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Is There Sovereignty for Iraq?

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    Is There Sovereignty for Iraq--or Isn t There? Amid Iraqi Fury, U.S. Offers Concessions on Military Bases By PATRICK COCKBURN
    Message 1 of 1 , Aug 3, 2008
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      "Is There Sovereignty for Iraq--or Isn't There?"

      Amid Iraqi Fury, U.S. Offers Concessions on Military Bases

      The reaction in Iraq to the US demands for the long-term use of
      military bases and other rights has been so furious that Washington
      is now offering limited concessions in the negotiations George Bush
      is willing to modify some of the demands so the Iraqi government can
      declare "a significant climbdown" by the American side allowing
      Baghdad to sign the treaty by July 31.

      In practice, there is less to the American "concessions" than would
      first appear. For example, the US is lowering the number of bases it
      wants from 58 to "the low dozens" and says it is willing to
      compromise on legal immunity for foreign contractors according to
      information leaked to this reporter.

      But the US currently only maintains about 30 large bases in Iraq,
      some the size of small cities; the rest are "forward operating

      The US ambassador to Iraq, Ryan Crocker, denied my report that the
      US wanted permanent bases in Iraq. But the reality of the US plan is
      that Iraqi authority would be purely nominal with a few Iraqi
      soldiers stationed outside the bases.

      It will also be difficult for the US to concede that the tens of
      thousands of foreign contractors in Iraq, who vary from heavily
      armed security men to support staff, be liable to Iraqi law because
      the US Army has become dependent on these forces and could scarcely
      function without them.

      The new deal between Iraq and the US is in theory a "status of
      forces agreement", which the US already has with more than 80 other
      countries, but, in practice, it is a manoeuver by the US
      administration to avoid calling the agreement a treaty which, under
      US law, would then have to be submitted to the Senate. With American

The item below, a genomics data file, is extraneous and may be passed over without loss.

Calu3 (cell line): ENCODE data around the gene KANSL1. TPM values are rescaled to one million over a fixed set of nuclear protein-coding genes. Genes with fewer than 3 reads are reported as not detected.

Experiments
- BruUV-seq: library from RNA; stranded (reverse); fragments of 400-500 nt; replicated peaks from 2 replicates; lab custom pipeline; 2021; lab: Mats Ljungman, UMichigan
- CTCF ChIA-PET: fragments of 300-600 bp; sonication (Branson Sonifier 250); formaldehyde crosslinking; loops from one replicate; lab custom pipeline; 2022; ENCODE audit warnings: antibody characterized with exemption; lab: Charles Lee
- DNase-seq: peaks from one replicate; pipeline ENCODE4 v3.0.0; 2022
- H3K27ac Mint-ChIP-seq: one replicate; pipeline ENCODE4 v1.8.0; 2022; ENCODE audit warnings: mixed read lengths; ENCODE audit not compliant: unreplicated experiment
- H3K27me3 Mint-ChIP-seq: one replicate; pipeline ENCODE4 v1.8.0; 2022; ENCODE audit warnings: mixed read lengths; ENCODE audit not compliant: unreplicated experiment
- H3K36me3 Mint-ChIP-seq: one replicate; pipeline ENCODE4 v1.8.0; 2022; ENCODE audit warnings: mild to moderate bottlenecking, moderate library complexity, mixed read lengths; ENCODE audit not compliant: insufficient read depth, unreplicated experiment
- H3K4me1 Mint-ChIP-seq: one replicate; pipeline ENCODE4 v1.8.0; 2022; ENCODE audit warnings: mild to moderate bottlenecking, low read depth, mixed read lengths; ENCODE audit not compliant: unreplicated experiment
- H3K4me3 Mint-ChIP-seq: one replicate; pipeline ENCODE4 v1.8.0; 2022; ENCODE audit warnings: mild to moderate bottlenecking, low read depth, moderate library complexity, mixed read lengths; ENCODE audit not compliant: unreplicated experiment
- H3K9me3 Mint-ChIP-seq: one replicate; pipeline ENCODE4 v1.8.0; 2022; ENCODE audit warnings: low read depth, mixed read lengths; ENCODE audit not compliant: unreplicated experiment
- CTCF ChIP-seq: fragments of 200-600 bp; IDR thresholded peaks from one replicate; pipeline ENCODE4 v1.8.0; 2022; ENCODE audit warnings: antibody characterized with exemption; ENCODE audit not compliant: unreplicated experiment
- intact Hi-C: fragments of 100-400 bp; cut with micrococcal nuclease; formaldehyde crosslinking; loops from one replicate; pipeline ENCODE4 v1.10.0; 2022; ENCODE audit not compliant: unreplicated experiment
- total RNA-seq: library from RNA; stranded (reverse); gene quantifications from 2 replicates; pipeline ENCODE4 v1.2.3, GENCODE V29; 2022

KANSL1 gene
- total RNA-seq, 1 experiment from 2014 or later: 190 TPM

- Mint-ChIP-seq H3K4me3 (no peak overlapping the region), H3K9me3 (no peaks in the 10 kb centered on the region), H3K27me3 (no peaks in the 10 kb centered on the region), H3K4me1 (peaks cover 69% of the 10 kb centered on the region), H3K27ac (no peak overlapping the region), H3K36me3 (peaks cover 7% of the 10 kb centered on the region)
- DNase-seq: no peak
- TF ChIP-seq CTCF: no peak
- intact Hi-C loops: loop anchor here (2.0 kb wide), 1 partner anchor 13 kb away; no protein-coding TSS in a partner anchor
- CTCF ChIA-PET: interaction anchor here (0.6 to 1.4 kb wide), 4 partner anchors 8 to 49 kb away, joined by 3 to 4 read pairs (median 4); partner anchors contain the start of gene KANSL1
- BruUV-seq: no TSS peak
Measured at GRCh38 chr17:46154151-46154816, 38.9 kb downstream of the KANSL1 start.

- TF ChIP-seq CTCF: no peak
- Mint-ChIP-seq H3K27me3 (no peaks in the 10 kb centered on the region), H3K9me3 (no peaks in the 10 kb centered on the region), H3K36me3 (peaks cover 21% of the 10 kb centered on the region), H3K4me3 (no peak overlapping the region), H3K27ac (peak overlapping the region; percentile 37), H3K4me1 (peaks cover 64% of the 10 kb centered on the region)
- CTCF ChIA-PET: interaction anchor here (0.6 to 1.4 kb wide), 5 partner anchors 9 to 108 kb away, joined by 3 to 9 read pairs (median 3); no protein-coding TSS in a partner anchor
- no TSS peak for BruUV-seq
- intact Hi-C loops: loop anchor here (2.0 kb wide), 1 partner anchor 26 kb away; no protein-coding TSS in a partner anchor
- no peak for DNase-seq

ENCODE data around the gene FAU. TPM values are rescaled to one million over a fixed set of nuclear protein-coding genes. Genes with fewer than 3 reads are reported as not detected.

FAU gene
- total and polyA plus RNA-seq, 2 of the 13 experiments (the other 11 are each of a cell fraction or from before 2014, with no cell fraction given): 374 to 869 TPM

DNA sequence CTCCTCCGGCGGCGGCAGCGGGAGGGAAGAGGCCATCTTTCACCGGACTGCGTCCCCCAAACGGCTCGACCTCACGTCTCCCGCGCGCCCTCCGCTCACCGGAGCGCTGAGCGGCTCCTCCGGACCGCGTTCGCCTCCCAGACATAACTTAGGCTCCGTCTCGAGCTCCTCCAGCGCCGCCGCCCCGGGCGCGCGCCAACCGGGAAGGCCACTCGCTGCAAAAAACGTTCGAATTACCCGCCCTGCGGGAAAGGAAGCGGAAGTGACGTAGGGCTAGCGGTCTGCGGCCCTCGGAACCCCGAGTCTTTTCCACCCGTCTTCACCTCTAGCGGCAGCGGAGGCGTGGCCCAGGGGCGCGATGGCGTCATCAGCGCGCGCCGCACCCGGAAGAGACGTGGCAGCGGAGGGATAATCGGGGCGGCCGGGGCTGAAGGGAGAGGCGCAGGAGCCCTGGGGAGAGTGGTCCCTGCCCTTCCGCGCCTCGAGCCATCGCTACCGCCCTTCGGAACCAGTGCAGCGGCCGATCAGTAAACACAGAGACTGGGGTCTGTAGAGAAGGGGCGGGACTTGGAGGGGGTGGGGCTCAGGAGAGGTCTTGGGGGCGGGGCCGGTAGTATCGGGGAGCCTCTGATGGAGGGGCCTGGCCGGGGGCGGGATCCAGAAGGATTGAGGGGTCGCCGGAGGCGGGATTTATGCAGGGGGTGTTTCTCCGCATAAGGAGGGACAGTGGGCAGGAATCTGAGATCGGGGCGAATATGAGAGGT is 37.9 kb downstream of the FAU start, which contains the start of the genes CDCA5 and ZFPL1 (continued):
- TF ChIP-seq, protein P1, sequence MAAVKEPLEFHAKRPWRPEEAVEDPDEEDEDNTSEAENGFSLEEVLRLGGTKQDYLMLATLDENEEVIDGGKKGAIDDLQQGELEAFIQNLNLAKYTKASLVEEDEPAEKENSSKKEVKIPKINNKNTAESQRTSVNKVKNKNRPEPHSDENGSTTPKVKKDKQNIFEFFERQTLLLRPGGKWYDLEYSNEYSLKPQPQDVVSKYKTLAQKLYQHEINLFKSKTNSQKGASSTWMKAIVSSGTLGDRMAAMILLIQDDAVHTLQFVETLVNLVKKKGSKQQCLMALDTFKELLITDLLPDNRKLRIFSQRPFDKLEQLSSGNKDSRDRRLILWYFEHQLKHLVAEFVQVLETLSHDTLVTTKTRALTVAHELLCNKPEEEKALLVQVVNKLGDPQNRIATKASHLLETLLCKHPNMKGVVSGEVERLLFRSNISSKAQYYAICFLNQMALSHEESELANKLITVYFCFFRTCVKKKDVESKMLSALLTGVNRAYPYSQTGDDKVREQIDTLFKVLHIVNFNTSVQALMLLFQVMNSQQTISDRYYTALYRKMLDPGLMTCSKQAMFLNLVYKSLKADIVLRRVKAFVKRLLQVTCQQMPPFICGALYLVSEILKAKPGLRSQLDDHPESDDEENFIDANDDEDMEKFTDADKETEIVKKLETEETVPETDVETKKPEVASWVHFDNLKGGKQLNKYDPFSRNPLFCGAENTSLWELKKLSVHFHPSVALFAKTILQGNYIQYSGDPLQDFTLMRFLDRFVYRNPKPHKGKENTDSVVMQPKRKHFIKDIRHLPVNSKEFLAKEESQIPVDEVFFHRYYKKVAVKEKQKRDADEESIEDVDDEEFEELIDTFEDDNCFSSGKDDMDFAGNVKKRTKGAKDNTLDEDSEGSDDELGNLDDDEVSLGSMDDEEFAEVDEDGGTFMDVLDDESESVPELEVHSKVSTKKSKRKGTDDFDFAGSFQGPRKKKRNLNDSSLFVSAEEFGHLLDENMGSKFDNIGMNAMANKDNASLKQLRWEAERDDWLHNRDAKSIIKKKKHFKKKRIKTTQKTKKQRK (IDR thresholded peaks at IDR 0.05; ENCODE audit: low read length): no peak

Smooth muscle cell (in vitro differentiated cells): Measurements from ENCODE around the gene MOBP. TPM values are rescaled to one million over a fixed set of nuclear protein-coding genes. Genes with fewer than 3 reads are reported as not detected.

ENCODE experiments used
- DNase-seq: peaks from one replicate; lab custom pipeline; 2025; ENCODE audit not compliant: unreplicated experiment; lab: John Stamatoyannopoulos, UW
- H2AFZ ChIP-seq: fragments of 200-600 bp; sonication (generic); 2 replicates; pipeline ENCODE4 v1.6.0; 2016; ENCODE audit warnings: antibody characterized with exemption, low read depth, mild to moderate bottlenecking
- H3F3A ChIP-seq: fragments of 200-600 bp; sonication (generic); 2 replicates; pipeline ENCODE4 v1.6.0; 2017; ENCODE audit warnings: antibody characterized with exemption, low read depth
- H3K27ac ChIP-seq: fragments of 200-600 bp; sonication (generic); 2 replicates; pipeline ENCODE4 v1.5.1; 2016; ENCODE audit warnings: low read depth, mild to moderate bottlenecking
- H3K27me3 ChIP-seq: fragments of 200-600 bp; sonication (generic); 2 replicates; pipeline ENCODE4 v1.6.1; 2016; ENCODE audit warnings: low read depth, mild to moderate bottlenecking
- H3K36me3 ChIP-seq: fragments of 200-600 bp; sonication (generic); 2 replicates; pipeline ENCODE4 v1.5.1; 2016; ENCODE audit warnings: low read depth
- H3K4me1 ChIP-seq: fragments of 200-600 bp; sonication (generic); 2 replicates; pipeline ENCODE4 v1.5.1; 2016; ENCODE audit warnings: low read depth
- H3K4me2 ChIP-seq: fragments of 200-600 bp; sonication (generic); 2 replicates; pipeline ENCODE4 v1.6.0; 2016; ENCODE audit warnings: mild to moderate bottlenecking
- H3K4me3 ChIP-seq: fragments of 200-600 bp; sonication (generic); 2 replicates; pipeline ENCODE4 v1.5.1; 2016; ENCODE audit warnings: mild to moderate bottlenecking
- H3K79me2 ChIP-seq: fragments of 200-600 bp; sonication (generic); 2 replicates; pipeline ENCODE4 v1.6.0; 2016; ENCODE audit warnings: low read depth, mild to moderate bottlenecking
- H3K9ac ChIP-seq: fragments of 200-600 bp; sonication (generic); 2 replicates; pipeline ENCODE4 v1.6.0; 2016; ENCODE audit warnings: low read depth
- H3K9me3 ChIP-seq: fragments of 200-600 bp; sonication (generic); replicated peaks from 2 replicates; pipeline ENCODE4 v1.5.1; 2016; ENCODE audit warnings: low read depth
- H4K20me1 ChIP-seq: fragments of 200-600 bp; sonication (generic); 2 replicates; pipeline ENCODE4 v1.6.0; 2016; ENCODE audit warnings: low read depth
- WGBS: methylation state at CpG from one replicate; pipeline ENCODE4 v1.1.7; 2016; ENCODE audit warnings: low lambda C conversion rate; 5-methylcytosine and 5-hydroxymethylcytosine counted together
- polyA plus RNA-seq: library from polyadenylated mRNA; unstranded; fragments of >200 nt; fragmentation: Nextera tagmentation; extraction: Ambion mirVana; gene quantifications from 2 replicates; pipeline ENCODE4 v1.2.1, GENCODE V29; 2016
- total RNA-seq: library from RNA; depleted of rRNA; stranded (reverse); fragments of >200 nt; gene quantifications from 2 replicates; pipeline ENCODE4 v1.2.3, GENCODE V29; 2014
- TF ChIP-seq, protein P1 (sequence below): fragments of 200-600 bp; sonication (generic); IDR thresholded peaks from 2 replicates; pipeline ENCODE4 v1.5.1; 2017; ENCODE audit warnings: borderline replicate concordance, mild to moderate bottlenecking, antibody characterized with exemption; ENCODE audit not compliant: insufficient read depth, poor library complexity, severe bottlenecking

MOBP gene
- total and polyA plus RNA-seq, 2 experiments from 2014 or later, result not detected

politicians wholly absorbed in the presidential election there
      appears to be only limited interest by congressmen and senators in
      demanding that the agreement, when signed, be submitted to them.
      The fate of the new agreement may depend on the attitude of Iran,
      which has denounced it fiercely, claiming it would permanently
      enslave Iraq and turn it into an American client state. Senior Iraqi
      politicians denouncing the deal include members of the main
      government party, the Islamic Supreme Council of Iraq (ISCI), such
      as Jalal al-Din al-Saghir.

      "Is there sovereignty for Iraq – or isn't there?" he was quoted as
      saying. "If it is left to them [the US], they would ask for immunity
      even for American dogs. Other Iraqi politicians have questioned the
      continuation of the American occupation in any form.

      Iraq's Prime Minister, Nouri al-Maliki, promised Iranian leaders
      during his visit to Tehran last weekend that Iraqi territory would
      not be used as an American platform for a military attack on Iran.
      It is noticeable that the Iraqi politicians within ISCI most
      vehement in opposing the deal are close to the Badr militia wing of
      ISCI that has traditionally had close links to Iran.

      Patrick Cockburn is the the author of "Muqtada: Muqtada Al-Sadr, the
      Shia Revival, and the Struggle for Iraq"



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